“A great photograph can never happen again.”
Harry Benson CBE (Commander of the Order of the British Empire, awarded by Queen Elizabeth for service to photography) is a Scottish-born photographer whose lifetime achievements as a photojournalist and shooter of portraits and celebrities is virtually unmatched among his peers. Much like Annie Leibovitz is regarded today, Benson himself became such a celebrity and so trusted by his subjects that he was able to photograph many big-time celebrities that others simply didn’t have access to.
In addition to his obvious talents, Benson was also very much the right person at the right place and right time. He came along at a time when picture magazines were at their zenith and became one of the most prolific and successful of photojournalists.
There was a time – before the Internet and cable TV, before television became so pervasive in our lives – in which picture magazines were a major source of information about what the world was like and what it looked like.
Publisher Henry Luce bought Life Magazine in 1936 and used it to create a window on the world for readers. It faced competition from Look Magazine starting in 1937. During the peak of magazines that told stories and used photos to illustrate them millions read publications that included Vanity Fair, The New York, Colliers, and then, more recent magazines like People and US. This all began in the late 1800s when techniques were developed to publish quality, color images in magazines which continues to this day; although print publication of photos is no longer as preeminent as it was.
“Photographers keep the image of celebrities alive”
Benson attributes much of his success to the fact that he is simply ALWAYS on the lookout for opportunities to shoot photos. “A great picture can happen at any time,” he says. “Opportunity in my business comes up on you like an express train. When something happens you have to be ready. But I take making photos seriously – what I’m shooting is part of history.”
Work always came first for Harry Benson, members of his family will attest. Christmas, birthdays or whatever – when a job came up giving him the opportunity for interesting photos he packed up his cameras and was gone.
Harry Benson has photographed countless celebrities, politicians, actors and musicians but is especially famous for having spent time with and photographed the Beatles in 1964. Benson actually traveled with the group on their first trip to New York and developed an intimacy with the group that allowed him to shoot John, Paul, George and Ringo at their most unguarded. His images of the Beatles engaged in a pillow fight are among the more memorable in the history of celebrity photography.
“I actually didn’t want to do that job,” Harry Benson explains. “I was planning to go to Africa as a serious photojournalist. But my editor assigned this job to me because he said the other photographer was ugly and you couldn’t be ugly around the Beatles.”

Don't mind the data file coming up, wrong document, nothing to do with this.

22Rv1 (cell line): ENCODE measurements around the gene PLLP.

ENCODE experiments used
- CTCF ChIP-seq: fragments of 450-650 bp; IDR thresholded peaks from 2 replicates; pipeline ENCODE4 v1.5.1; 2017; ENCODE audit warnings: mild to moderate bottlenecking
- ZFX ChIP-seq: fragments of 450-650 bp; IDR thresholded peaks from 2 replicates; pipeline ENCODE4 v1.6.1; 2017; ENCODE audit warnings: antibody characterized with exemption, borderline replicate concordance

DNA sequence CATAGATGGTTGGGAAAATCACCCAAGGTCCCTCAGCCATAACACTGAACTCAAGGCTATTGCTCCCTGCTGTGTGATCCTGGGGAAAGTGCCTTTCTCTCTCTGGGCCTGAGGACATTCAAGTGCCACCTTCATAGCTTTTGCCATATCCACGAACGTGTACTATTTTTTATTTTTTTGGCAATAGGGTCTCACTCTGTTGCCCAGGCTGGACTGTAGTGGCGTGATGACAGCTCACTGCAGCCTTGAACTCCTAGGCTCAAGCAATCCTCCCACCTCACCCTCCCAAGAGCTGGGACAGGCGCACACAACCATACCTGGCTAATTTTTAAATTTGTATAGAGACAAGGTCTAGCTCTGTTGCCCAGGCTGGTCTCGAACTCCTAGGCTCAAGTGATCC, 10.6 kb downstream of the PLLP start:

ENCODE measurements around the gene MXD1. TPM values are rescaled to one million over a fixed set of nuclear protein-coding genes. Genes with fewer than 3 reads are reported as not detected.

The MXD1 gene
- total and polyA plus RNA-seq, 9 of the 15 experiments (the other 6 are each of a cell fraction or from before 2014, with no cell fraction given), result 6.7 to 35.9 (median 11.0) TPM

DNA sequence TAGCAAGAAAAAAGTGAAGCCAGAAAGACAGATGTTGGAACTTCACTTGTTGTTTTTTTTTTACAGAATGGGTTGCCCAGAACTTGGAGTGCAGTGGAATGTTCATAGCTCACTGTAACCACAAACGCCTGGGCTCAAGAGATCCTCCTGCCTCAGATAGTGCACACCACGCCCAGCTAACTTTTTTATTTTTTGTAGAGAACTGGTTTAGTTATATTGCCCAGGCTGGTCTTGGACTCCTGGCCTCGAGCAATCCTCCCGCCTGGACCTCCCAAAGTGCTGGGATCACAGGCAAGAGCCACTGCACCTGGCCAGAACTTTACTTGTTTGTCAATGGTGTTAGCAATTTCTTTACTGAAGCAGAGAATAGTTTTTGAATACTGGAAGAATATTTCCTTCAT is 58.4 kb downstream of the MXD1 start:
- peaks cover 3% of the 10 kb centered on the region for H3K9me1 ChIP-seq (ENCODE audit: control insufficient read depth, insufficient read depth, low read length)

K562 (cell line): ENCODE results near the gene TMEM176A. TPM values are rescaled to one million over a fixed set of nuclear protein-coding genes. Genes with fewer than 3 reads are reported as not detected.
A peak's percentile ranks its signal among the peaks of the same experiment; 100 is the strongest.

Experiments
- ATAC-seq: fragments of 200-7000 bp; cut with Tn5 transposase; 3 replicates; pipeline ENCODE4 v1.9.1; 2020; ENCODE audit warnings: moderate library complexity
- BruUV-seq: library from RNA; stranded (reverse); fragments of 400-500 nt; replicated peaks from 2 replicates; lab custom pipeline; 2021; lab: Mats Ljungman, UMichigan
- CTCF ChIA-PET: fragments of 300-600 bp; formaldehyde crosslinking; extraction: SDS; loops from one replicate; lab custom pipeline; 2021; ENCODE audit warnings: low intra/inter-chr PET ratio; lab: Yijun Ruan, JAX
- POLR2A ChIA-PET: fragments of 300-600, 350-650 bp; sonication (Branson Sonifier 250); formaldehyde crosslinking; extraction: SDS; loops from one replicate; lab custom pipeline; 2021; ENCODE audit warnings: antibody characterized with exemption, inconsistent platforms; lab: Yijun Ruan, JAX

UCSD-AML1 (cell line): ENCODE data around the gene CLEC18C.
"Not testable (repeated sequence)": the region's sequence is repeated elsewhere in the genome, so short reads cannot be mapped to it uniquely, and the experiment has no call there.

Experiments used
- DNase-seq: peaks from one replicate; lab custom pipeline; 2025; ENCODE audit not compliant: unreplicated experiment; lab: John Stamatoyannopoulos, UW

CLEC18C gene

“But once I heard their music,” he adds, “I knew I was on the right story.”
Benson is best known for candid images of people in motion, capturing the moment, the unexpected, revealing unexpected realities. He is, of course, a technical master of photography. But while there are many photographers who excel in the studio, creating and lighting sets and posing subjects with graphic excellence, he prefers to let reality unfold around him and use his eye and judgement to let him know the proper moment and angle to make an exposure.
“It’s hard to describe what makes a photograph iconic –
but you know it when you see it.”
“I am particularly interested in photographing celebrities who have a reputation for being reclusive,” Harry Benson explains. “When you know less about people it is all the more interesting to find out more – individuals like chest champion Bobby Fisher or Johnny Carson. It often takes more effort but it’s worth it.”
Harry Benson talking about making photos sounds a lot like what “decisive moment” Henri Cartier-Bresson seems to have believed. “A good photograph is unique and can’t be duplicated, can’t happen again. It represents one moment in life, in history. Once the moment is gone it is gone forever.”
Benson says his job as a photographer is not to editorialize but simply capture the reality of a person living a real life, behind and beyond the facade that most try to erect to protect themselves. Hence the Beatles having a pillow fight. Or the idea of photographing the Pope in bed reading the sports pages – which Benson has never done but would do so if given the opportunity.
“My intention is to be an ‘honest’ photographer,” Benson adds. Recording what philosopher Immanuel Kant would call the “ding an such” – the thing itself. What happened, the way it happened, what it felt like and looked like if you were there – Journalism done using photography.
One key to Harry Benson’s career as a photographer is perhaps his beginnings as a London Fleet-street photojournalist working in an insanely competitive environment, with few rules or boundaries, in which you stood or fell by the success of your last photo story and needed to be willing to do whatever it took to get the picture. This was far removed from being a famous photographer, coming in with all the prestige of magazines like Life behind you, travelling the world and shooting celebrities and historic events. Actually, his background in being so highly competitive sometimes gave Harry Benson the advantage of being something of a shark in a world of goldfish when it came to working in more genteel and benign circumstances.